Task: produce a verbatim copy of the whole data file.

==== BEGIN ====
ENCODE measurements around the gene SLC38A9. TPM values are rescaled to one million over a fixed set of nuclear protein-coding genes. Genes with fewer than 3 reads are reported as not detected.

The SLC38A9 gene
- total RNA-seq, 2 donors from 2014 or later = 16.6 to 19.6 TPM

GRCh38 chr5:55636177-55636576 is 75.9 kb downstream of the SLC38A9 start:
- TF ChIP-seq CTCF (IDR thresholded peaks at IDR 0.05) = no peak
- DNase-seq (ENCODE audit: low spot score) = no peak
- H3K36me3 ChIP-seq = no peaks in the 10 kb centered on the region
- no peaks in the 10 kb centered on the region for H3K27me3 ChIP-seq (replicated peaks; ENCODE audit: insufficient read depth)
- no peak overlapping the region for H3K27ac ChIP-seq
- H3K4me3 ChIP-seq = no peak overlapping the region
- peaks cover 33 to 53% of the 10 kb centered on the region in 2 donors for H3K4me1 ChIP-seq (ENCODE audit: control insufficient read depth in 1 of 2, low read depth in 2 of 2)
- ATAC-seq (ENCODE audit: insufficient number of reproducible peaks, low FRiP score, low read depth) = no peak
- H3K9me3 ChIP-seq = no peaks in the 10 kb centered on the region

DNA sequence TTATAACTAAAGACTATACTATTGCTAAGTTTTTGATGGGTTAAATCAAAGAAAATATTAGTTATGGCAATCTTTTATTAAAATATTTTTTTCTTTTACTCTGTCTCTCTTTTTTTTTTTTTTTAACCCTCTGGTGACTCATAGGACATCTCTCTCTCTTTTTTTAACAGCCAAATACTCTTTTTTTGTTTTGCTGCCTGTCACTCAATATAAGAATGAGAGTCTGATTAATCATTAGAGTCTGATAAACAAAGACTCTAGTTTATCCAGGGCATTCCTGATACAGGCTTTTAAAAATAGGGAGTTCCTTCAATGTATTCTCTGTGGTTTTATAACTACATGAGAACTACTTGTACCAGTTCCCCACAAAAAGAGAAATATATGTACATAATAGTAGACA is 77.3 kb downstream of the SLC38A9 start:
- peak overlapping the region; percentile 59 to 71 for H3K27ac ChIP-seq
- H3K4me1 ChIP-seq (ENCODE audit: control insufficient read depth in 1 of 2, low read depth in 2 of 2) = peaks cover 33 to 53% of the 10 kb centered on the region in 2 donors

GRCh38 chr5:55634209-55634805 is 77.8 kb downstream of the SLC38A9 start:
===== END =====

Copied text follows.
ENCODE measurements around the gene SLC38A9. TPM values are rescaled to one million over a fixed set of nuclear protein-coding genes. Genes with fewer than 3 reads are reported as not detected.

The SLC38A9 gene
- total RNA-seq, 2 donors from 2014 or later = 16.6 to 19.6 TPM

GRCh38 chr5:55636177-55636576 is 75.9 kb downstream of the SLC38A9 start:
- TF ChIP-seq CTCF (IDR thresholded peaks at IDR 0.05) = no peak
- DNase-seq (ENCODE audit: low spot score) = no peak
- H3K36me3 ChIP-seq = no peaks in the 10 kb centered on the region
- no peaks in the 10 kb centered on the region for H3K27me3 ChIP-seq (replicated peaks; ENCODE audit: insufficient read depth)
- no peak overlapping the region for H3K27ac ChIP-seq
- H3K4me3 ChIP-seq = no peak overlapping the region
- peaks cover 33 to 53% of the 10 kb centered on the region in 2 donors for H3K4me1 ChIP-seq (ENCODE audit: control insufficient read depth in 1 of 2, low read depth in 2 of 2)
- ATAC-seq (ENCODE audit: insufficient number of reproducible peaks, low FRiP score, low read depth) = no peak
- H3K9me3 ChIP-seq = no peaks in the 10 kb centered on the region

DNA sequence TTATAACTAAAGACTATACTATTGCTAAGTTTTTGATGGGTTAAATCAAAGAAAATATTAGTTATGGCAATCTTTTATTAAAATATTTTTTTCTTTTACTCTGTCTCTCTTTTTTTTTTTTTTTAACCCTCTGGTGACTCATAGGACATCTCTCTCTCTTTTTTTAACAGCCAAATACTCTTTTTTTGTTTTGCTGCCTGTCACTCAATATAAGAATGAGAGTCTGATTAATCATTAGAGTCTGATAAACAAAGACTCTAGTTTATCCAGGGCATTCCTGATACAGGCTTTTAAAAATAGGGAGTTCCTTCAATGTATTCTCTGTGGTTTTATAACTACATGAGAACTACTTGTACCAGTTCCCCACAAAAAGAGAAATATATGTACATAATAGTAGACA is 77.3 kb downstream of the SLC38A9 start:
- peak overlapping the region; percentile 59 to 71 for H3K27ac ChIP-seq
- H3K4me1 ChIP-seq (ENCODE audit: control insufficient read depth in 1 of 2, low read depth in 2 of 2) = peaks cover 33 to 53% of the 10 kb centered on the region in 2 donors

GRCh38 chr5:55634209-55634805 is 77.8 kb downstream of the SLC38A9 start: